The Conservatives have stood this on its head. In making foreign policy a reflection of their domestic approach to governance – finding wedge issues with which to detach segments of the population and play to their fears and angers – the Conservatives have given us a bitter, small-minded foreign policy. There are a few notable exceptions, such as the promotion of gay rights internationally, but most of the Conservative approach is centred on angry assertions of simplistic moral absolutes that play well to certain domestic constituencies, but contribute nothing to the world or to unifying Canadians behind a positive vision of their place in it.
Ironically, all of this undercuts what the Conservatives should recognize as an overriding foreign policy objective: good relations with the United States. For example, President Barack Obama’s administration currently has a tough job trying to both find a nuclear deal with Iran and promote compromise between Israelis and Palestinians. Both issues are key to avoiding wars in the Middle East in the next decade. The administration needs friends and allies who will quietly roll up their sleeves and help look for answers. What it gets from Canada is bluster and intransigence...
- Finally, Paul Bernal's observations about privilege are well worth a read:
When I read about Boris’s speech, and when I think about all the patronising, elitist, offensive stuff that this government and pretty much every government I can remember have said, it makes me angry. Things like accusing poor people of not knowing how to budget, how to cook, how to feed their kids, how to make good decisions, or of being lazy, stupid etc. Suggestions from ministers that they could easily live on the amounts people get in benefits. Suggestions that people don’t try hard enough to get jobs. Suggestions that they don’t work hard enough. They all make me angry – and they make it clear to me that most of those speaking don’t know how privileged they are – and what the consequences of that privilege are.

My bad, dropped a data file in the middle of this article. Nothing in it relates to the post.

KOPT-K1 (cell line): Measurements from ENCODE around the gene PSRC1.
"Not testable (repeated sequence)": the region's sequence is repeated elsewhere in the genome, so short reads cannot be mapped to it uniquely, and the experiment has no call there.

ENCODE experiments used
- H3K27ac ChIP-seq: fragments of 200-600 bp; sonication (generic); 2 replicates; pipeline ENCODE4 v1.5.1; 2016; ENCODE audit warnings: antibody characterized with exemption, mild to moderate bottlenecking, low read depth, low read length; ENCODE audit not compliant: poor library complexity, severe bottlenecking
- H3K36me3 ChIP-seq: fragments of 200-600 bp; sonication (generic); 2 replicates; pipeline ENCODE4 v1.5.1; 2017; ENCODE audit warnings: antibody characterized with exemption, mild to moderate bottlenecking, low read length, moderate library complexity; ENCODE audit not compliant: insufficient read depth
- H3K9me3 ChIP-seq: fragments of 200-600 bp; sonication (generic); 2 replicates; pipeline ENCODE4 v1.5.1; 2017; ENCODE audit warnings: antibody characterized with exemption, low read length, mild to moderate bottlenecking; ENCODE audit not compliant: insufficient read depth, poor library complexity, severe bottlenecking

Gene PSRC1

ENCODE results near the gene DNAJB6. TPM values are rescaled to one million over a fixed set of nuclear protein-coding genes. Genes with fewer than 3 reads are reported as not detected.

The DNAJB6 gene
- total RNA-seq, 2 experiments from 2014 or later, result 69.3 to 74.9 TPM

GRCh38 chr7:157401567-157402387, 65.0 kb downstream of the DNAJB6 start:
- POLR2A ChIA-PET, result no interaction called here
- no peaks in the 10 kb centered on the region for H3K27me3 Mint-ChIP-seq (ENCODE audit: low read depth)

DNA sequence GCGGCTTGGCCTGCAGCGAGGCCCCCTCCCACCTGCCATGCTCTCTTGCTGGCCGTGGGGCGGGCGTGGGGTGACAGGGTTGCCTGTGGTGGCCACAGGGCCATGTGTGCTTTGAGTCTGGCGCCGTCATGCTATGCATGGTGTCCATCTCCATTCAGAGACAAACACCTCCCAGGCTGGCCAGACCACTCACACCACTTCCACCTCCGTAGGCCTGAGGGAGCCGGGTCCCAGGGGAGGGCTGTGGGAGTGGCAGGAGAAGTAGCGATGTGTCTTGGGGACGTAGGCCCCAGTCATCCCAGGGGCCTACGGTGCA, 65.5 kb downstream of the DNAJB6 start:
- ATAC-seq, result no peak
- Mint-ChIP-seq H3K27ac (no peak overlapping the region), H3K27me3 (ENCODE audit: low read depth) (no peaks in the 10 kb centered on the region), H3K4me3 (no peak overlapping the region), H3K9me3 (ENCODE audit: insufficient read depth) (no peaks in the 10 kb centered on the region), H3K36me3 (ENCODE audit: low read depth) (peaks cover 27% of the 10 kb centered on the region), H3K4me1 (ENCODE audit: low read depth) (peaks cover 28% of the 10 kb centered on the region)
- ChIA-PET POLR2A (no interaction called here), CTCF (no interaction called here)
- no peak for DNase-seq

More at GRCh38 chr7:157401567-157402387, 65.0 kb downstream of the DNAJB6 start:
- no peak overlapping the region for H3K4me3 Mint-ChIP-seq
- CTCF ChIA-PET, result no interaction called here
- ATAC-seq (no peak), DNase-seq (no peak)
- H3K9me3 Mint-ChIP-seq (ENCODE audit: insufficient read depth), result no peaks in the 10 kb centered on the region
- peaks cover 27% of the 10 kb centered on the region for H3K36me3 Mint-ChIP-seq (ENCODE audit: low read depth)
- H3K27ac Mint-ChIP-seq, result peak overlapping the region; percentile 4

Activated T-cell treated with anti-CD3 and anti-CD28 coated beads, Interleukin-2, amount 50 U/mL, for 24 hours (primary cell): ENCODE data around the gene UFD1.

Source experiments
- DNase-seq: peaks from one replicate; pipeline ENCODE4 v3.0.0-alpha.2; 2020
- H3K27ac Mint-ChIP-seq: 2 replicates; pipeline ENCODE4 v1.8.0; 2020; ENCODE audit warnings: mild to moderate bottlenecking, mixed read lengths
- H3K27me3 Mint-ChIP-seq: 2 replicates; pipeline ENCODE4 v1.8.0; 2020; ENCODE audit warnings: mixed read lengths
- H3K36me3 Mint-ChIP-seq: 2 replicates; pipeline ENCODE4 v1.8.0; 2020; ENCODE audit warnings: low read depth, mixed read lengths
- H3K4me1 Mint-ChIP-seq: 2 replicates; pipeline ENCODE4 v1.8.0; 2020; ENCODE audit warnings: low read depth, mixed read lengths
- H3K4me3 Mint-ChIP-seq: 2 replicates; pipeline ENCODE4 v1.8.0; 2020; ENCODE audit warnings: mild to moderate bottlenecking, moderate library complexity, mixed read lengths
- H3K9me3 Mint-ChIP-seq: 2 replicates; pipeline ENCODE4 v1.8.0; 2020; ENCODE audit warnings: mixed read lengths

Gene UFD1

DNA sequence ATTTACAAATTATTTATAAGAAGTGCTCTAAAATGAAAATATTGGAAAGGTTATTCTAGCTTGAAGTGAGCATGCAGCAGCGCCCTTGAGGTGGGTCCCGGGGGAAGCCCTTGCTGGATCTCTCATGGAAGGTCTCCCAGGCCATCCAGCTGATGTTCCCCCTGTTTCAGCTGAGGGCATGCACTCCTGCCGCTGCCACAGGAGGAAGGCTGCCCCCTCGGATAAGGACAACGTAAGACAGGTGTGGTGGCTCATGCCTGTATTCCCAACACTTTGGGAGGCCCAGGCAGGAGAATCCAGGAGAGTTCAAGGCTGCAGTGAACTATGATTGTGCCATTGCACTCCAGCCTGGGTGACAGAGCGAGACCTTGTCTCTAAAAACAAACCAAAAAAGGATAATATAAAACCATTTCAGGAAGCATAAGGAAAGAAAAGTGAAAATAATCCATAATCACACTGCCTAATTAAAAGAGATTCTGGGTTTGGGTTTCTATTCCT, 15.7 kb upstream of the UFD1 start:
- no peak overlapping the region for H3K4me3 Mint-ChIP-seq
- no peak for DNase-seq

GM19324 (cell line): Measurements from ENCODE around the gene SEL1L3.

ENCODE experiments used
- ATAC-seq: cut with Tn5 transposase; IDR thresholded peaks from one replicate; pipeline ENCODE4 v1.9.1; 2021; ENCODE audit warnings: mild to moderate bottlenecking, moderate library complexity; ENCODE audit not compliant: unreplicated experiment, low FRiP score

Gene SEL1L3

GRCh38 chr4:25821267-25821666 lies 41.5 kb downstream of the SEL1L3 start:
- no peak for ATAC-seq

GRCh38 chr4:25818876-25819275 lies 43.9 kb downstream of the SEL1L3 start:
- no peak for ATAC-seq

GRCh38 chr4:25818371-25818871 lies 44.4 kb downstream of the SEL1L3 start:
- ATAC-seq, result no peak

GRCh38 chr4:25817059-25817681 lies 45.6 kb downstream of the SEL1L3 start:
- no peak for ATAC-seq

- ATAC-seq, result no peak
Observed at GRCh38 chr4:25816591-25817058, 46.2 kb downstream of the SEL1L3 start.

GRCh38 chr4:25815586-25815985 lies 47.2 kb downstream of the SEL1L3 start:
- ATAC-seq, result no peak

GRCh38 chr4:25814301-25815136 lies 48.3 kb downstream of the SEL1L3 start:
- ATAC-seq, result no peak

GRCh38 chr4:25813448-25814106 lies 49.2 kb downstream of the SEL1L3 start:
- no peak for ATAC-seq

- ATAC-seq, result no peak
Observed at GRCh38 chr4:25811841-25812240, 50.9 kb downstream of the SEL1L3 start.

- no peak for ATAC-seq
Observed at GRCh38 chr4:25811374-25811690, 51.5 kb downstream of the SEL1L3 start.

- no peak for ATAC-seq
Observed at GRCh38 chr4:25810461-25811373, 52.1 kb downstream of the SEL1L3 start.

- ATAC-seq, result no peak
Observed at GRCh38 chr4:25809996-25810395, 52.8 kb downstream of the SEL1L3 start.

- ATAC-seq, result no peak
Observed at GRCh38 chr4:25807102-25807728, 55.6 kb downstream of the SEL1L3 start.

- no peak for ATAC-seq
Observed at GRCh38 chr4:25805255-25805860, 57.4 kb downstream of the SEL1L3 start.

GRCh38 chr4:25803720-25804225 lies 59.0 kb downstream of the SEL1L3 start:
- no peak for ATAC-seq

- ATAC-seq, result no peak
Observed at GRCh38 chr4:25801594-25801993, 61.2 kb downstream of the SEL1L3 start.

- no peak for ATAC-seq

For me, there are a few things that I try to remember. The first is the most obvious – that I’m deeply privileged and deeply lucky. The second is that I still don’t know quite how privileged and lucky I am – because so much of the privilege is hidden and built into the system, so much that those who are privileged can’t see it...

There’s an old saying: ‘with great power comes great responsibility’. There’s a degree to which it’s true, and it certainly seems that the current lot of powerful people are thoroughly irresponsible. I’d like to add another – though it’s deeply wishful thinking. With great privilege should come great humility. Those of us who are privileged – like me, and like Boris – should be able to find that humility. To know that we really don’t know what it’s like to live without our privilege. We can try to imagine – but we’ll never really succeed. And we should know that we’ll never really succeed – and be far, far more willing to listen properly to those who do know it. Most of all, though, we should know when not to talk as though we had all the answers. We should know when to shut up.